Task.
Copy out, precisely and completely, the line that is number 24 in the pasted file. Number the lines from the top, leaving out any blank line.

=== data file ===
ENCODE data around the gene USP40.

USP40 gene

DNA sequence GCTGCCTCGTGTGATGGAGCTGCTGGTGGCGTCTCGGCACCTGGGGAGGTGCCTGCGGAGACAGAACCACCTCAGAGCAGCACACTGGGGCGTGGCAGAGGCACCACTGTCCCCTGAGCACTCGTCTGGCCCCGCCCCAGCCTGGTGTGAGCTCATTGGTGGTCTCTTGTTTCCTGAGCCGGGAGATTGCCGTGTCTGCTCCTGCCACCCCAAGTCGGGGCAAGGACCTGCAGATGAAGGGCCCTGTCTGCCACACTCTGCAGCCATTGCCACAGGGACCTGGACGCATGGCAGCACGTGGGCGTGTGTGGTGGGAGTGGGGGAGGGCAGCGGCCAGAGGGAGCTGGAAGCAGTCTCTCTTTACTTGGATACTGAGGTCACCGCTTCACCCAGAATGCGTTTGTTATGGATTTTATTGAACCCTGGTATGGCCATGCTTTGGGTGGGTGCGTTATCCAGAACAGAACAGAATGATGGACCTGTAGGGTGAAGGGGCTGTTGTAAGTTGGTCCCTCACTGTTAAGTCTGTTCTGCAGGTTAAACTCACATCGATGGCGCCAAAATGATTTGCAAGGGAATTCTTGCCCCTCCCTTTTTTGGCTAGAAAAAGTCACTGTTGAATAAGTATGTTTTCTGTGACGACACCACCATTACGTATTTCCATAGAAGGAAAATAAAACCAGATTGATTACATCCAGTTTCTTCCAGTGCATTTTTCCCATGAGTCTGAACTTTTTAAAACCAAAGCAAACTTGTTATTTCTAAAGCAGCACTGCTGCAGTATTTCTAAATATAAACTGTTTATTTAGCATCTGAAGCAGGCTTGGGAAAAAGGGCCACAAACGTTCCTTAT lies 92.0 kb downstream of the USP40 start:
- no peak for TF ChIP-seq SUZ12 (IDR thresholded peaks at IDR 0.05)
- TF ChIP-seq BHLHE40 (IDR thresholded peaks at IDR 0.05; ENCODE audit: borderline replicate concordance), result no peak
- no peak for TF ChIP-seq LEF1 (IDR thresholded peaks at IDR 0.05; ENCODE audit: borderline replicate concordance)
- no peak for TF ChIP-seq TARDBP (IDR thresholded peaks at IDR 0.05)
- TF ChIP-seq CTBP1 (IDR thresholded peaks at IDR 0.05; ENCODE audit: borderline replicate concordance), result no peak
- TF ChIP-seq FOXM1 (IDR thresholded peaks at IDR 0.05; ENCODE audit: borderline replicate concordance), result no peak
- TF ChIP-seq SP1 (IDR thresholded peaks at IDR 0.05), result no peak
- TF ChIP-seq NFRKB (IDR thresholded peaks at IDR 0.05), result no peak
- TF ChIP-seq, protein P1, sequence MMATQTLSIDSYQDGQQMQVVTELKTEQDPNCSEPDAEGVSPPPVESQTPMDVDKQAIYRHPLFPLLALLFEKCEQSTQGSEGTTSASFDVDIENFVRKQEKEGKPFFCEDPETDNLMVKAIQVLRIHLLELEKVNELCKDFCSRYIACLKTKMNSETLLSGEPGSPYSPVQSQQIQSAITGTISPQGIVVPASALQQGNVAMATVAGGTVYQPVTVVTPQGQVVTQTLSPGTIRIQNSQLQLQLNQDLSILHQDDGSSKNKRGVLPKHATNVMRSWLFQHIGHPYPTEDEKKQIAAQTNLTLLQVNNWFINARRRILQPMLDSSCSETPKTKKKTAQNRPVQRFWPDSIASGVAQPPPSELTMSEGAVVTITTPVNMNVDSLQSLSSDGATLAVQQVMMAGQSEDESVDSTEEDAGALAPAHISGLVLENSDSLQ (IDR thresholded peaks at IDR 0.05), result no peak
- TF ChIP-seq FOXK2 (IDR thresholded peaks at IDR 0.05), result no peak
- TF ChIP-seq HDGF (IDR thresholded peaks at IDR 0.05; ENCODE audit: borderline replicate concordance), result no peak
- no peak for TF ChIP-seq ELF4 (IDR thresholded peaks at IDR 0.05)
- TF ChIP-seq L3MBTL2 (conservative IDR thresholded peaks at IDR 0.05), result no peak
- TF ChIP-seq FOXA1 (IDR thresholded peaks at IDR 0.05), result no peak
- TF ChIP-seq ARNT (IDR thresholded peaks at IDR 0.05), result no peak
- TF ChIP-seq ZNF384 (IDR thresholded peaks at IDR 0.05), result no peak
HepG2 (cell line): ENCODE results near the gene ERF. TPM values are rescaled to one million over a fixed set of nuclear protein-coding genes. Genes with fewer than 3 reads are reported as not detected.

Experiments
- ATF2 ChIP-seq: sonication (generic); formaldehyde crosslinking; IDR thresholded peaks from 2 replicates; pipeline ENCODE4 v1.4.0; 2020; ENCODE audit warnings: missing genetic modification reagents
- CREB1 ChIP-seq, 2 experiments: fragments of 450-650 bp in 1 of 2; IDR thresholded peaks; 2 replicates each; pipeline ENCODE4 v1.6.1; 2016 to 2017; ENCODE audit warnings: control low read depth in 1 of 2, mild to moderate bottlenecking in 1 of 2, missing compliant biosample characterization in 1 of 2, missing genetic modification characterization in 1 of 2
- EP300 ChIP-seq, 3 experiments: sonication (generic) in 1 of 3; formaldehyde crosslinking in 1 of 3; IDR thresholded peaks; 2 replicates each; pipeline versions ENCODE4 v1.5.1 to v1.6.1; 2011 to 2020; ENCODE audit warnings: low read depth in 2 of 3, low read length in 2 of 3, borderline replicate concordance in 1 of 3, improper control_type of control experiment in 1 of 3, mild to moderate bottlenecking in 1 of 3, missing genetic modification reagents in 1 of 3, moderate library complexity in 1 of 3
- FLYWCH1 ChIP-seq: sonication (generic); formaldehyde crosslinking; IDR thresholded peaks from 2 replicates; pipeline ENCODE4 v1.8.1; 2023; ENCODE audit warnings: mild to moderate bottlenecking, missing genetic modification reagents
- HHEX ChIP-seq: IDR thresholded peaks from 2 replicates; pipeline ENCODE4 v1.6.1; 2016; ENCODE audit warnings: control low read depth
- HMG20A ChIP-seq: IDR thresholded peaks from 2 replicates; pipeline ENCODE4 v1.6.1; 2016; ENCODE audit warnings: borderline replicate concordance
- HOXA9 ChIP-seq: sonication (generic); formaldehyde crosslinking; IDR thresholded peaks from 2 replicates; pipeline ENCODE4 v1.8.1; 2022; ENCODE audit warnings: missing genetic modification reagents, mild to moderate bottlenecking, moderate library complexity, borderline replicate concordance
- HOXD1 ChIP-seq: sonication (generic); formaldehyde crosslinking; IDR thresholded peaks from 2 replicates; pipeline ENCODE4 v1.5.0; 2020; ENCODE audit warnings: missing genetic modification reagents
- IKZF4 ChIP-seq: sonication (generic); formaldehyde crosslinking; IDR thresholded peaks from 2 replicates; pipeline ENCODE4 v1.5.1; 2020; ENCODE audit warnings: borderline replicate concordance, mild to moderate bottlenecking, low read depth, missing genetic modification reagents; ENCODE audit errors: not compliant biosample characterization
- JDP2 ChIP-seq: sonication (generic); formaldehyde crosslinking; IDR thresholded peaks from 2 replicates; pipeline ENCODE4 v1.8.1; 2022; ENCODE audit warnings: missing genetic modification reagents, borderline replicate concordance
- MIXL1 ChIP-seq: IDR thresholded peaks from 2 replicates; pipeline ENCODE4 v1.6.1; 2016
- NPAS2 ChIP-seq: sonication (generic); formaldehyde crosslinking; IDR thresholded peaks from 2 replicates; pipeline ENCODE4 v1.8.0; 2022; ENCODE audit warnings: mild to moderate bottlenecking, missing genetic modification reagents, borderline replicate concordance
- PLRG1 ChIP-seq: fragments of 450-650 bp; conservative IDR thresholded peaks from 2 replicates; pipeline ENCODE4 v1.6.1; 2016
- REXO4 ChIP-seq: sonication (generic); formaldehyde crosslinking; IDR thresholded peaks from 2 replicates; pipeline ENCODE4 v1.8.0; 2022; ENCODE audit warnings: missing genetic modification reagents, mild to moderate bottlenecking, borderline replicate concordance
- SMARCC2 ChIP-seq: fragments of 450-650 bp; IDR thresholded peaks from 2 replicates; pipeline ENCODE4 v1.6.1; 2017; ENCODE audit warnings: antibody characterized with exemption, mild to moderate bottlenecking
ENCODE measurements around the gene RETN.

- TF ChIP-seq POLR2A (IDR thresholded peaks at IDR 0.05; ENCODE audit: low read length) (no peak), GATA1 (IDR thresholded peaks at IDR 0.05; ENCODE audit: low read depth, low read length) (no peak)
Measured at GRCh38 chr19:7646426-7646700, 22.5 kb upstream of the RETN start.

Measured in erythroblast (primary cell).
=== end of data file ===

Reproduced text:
- EP300 ChIP-seq, 3 experiments: sonication (generic) in 1 of 3; formaldehyde crosslinking in 1 of 3; IDR thresholded peaks; 2 replicates each; pipeline versions ENCODE4 v1.5.1 to v1.6.1; 2011 to 2020; ENCODE audit warnings: low read depth in 2 of 3, low read length in 2 of 3, borderline replicate concordance in 1 of 3, improper control_type of control experiment in 1 of 3, mild to moderate bottlenecking in 1 of 3, missing genetic modification reagents in 1 of 3, moderate library complexity in 1 of 3